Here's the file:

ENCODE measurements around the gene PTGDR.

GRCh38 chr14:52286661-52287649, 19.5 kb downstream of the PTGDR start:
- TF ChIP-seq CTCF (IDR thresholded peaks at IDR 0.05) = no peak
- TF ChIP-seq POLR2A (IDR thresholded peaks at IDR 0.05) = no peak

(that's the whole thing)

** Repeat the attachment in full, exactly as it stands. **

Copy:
ENCODE measurements around the gene PTGDR.

GRCh38 chr14:52286661-52287649, 19.5 kb downstream of the PTGDR start:
- TF ChIP-seq CTCF (IDR thresholded peaks at IDR 0.05) = no peak
- TF ChIP-seq POLR2A (IDR thresholded peaks at IDR 0.05) = no peak